Any kind of investing inherently involves some degree of risk. In fact, it is the risk that is its defining factor. There’s always the chance of taking a hit caused by souring market conditions, whether you opt for stocks, bonds, mutual funds, or any other financial product. It is no different when investing in tangible objects – things like property, cars, paintings, or watches. However, investing in luxury timepieces from top-tier brands such as Rolex and Patek Philippe is one of those subjects which splits opinion in the collecting world.
Many people believe that watches should only be bought for the sheer enjoyment, pleasure, and satisfaction of owning and wearing a beautifully realized work of art on the wrist. Here at Bob’s Watches we certainly agree those reasons should be the most important considerations when buying a luxury timepiece, but there is no escaping the fact that (if chosen wisely) there are certain models and certain brands that can accrue value extremely well. And in the current era, there are only two manufacturers that can claim to perform consistently year after year: Rolex and Patek Philippe.
Investing in Patek Philippe
It’s no surprise to see Rolex up there. By far the most successful and widely-known watch brand of all time, even those with no interest whatsoever in horology are familiar with the name. Not so with Patek Philippe. Founded in 1839, the family-run company may not have the same universal recognition among the general public, but within the industry, there is arguably no marque more revered.
The two brands are actually quite different entities. While Rolex is a mass producer of luxury watches, making an estimated one million timepieces each year, it is thought that Patek has only made around a million pieces since they started, 180 years ago. Each Patek Philippe watch is crafted from the finest materials available and hand-assembled, a process that can take as long as 12 months, or even longer for the more complicated examples. Patek Philippe is also responsible for a litany of innovations, including the split-seconds chronograph, the minute repeater, and the perpetual calendar.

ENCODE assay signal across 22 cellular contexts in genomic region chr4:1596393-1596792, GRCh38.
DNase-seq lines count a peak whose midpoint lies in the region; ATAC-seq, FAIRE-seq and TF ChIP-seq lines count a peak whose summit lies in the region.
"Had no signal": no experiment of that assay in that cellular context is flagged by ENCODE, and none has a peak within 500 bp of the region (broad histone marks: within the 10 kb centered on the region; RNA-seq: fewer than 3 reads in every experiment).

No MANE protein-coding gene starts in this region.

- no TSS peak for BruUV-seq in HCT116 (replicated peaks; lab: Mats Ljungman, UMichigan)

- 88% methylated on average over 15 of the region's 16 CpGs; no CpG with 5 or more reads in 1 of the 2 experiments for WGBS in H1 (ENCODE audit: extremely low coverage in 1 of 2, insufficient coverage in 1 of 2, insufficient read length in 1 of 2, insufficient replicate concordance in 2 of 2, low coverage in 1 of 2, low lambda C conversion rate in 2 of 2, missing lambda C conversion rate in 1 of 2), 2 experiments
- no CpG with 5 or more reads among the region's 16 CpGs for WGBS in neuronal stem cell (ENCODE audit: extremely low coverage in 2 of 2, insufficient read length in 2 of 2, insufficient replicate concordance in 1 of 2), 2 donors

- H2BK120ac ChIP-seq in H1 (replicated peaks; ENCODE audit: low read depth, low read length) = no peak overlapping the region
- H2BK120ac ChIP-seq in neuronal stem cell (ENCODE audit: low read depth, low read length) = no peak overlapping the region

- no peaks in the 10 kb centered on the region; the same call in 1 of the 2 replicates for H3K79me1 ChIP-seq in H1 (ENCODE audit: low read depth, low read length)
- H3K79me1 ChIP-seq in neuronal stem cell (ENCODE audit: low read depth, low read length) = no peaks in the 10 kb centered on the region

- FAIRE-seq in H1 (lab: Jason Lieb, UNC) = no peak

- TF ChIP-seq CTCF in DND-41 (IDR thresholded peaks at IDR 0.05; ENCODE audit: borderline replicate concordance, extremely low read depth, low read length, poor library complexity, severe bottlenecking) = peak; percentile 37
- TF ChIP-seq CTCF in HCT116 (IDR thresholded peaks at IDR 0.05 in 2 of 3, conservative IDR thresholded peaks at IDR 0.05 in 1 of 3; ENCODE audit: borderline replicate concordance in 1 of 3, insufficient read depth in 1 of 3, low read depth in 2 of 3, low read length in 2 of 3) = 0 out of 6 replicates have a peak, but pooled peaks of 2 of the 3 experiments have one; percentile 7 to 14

With all that in mind, it is no wonder that the cost for the average Patek Philippe exists on another plane entirely to Rolex. Expect a starting price of around $20,000 for what could be described as an “entry-level” piece, such as the beautifully elegant Calatrava. At the top end, even a production model from their Grand Complications Collection can run up into the hundreds of thousands of dollars. And that is omitting the one-offs, such as the Grandmaster Chime ref. 6300A-010, currently the most expensive watch ever sold at auction, which brought in an incredible of $31m at Only Watch 2019 .
Style-wise, Patek Philippe is exemplified by the most exacting attention to detail – from their unparalleled dial design to the extraordinary virtuosity poured into their in-house movements, each with a level of finishing which is second to none. So, between their matchless aesthetics, extreme exclusivity, flawless heritage, supreme engineering, and enduring reputation (everyone from the Dalai Lama to the two remaining Beatles are fans of the brand) Patek Philippe really is at the top of the haute horology food chain.